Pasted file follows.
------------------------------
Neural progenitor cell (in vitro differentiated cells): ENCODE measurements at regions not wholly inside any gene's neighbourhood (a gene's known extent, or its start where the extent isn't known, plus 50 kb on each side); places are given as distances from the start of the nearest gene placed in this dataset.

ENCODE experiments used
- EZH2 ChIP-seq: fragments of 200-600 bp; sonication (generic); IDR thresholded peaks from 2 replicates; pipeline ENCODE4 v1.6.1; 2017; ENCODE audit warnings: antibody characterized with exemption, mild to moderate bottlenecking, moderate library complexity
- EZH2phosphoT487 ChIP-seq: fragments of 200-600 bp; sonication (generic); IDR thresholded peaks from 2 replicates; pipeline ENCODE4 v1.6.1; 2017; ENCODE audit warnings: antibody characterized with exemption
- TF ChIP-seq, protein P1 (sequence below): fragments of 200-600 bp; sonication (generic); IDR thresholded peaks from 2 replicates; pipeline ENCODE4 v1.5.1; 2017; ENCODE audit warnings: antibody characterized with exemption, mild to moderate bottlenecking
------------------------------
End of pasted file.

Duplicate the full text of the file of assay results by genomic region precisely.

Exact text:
Neural progenitor cell (in vitro differentiated cells): ENCODE measurements at regions not wholly inside any gene's neighbourhood (a gene's known extent, or its start where the extent isn't known, plus 50 kb on each side); places are given as distances from the start of the nearest gene placed in this dataset.

ENCODE experiments used
- EZH2 ChIP-seq: fragments of 200-600 bp; sonication (generic); IDR thresholded peaks from 2 replicates; pipeline ENCODE4 v1.6.1; 2017; ENCODE audit warnings: antibody characterized with exemption, mild to moderate bottlenecking, moderate library complexity
- EZH2phosphoT487 ChIP-seq: fragments of 200-600 bp; sonication (generic); IDR thresholded peaks from 2 replicates; pipeline ENCODE4 v1.6.1; 2017; ENCODE audit warnings: antibody characterized with exemption
- TF ChIP-seq, protein P1 (sequence below): fragments of 200-600 bp; sonication (generic); IDR thresholded peaks from 2 replicates; pipeline ENCODE4 v1.5.1; 2017; ENCODE audit warnings: antibody characterized with exemption, mild to moderate bottlenecking